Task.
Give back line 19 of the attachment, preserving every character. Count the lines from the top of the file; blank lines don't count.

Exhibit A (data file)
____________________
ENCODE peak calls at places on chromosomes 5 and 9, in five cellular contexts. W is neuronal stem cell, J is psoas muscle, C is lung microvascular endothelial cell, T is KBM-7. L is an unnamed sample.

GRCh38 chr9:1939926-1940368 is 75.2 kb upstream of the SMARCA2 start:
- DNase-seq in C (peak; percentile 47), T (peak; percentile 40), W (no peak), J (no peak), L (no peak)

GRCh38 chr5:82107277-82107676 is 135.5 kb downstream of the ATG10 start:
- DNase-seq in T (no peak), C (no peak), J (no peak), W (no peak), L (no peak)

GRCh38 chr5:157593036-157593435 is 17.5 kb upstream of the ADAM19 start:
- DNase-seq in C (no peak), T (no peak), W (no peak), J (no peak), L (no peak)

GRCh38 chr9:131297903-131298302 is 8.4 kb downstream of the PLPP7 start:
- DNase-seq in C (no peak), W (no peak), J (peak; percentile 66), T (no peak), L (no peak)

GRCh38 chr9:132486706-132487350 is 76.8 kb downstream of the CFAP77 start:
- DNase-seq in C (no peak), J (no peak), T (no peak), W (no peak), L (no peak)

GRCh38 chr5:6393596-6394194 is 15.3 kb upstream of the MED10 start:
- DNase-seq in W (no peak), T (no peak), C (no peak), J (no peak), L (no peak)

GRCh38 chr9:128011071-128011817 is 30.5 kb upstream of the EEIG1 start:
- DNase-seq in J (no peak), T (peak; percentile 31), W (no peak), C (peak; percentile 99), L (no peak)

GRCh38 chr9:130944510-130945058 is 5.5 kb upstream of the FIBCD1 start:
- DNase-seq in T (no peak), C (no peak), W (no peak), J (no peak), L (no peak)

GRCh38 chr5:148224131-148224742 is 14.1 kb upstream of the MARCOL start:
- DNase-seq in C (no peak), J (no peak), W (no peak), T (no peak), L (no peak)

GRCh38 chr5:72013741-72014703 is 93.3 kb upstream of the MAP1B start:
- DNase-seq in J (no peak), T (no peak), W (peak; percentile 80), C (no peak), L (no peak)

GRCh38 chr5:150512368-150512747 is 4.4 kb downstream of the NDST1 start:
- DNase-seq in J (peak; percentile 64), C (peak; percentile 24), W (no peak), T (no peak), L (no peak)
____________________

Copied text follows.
- DNase-seq in C (no peak), J (no peak), W (no peak), T (no peak), L (no peak)